- Product.ReturnFlight.BookingClass
                        - Product.ReturnFlight.Inbound
                        - Product.ReturnFlight.Outbound
                        - Product.Addon
                        - Product.Addon.Service
                        - Product.Addon.ServiceFeature

                Desweiteren sind alle Unterschrittfolgen aus obigen Pfaden erlaubt, also 'Board', 'Accommodation.SellingAccom' oder 'SellingAccom.Unit.SellingUnit'.
                'Accommodation.Unit' hingegen ist nicht erlaubt, da in diesem Fall einige Zwischenschritte fehlen.

                                </xs:documentation>
                        <xs:documentation xml:lang="en">
                                The Source specification obeys the following syntax

                                source = ( Feature1+Feature2+... ":" ) ? steps

                                Feature1 = "local" | "global"

                                Feature2 ="real" | "virtual" | "ComponentType.all"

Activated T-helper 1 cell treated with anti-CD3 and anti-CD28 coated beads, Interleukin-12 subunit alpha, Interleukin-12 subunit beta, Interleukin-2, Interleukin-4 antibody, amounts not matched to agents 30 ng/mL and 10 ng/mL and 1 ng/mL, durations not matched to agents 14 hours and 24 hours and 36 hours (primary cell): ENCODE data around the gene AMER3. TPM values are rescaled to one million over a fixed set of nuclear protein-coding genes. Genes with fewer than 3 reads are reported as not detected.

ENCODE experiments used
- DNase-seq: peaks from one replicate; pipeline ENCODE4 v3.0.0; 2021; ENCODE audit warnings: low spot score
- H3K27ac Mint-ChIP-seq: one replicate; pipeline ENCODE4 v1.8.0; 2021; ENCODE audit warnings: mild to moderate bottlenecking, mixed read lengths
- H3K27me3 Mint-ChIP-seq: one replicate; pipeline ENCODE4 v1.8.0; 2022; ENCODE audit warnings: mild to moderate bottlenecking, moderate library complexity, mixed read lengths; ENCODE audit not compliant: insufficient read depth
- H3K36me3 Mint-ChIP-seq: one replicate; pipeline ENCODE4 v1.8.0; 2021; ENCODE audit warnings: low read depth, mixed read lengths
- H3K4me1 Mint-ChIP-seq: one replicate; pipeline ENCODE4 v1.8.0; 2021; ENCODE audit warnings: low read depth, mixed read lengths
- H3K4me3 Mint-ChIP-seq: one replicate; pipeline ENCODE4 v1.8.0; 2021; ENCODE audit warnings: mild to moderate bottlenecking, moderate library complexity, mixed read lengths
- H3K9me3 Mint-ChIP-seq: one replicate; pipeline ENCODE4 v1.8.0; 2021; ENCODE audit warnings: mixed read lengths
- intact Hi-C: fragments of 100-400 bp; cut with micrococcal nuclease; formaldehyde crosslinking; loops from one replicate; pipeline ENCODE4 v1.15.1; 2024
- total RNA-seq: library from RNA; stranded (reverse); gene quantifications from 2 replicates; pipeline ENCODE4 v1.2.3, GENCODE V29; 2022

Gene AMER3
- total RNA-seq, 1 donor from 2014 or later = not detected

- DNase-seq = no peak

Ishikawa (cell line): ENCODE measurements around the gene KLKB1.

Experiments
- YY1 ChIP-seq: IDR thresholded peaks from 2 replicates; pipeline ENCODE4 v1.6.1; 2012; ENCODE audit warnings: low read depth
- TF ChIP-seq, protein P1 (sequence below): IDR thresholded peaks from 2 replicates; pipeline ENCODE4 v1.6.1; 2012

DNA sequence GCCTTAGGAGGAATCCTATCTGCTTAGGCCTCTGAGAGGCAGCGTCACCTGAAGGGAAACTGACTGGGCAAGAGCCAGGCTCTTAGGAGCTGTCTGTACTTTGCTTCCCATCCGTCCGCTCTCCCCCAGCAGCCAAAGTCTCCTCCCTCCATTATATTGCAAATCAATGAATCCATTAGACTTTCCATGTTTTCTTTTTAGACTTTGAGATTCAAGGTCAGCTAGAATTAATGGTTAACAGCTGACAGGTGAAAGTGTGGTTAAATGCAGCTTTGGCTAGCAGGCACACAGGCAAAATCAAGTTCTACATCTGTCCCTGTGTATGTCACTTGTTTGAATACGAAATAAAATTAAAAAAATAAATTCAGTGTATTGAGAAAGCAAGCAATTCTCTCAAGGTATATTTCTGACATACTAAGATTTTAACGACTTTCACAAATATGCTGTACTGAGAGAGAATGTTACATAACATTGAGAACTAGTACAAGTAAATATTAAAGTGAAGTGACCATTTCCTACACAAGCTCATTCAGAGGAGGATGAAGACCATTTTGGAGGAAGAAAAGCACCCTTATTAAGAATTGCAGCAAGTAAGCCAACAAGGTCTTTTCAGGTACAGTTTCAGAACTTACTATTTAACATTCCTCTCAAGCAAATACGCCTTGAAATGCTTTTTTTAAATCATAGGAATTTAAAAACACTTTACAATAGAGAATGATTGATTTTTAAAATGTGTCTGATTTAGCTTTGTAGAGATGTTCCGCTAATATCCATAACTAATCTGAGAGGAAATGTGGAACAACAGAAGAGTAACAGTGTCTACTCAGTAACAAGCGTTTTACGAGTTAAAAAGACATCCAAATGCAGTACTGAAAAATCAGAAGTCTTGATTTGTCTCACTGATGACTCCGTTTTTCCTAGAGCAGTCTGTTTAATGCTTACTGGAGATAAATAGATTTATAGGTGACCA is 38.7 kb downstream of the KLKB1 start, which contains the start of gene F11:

Feature3 ="self" | "ancestors" | "descendants" | "Hierarchy.all"

                                Feature4 = "first" | "last" | "DayAllocation.all"

                                If features are specified, the order of features as given above has strictly to be followed.

                                steps = oneOrMoreNameSteps | zeroOrMoreNameSteps | componentSteps

                                oneOrMoreNameSteps = nameStep ( "." nameStep ) *

                                zeroOrMoreNameSteps = ( nameStep "." ) *

                                nameStep = "#" name

                                name is a string of characters from "A"-"Z", "a"-"z", "0"-"9", "-" and "_". No umlauts allowed, one character is minimum.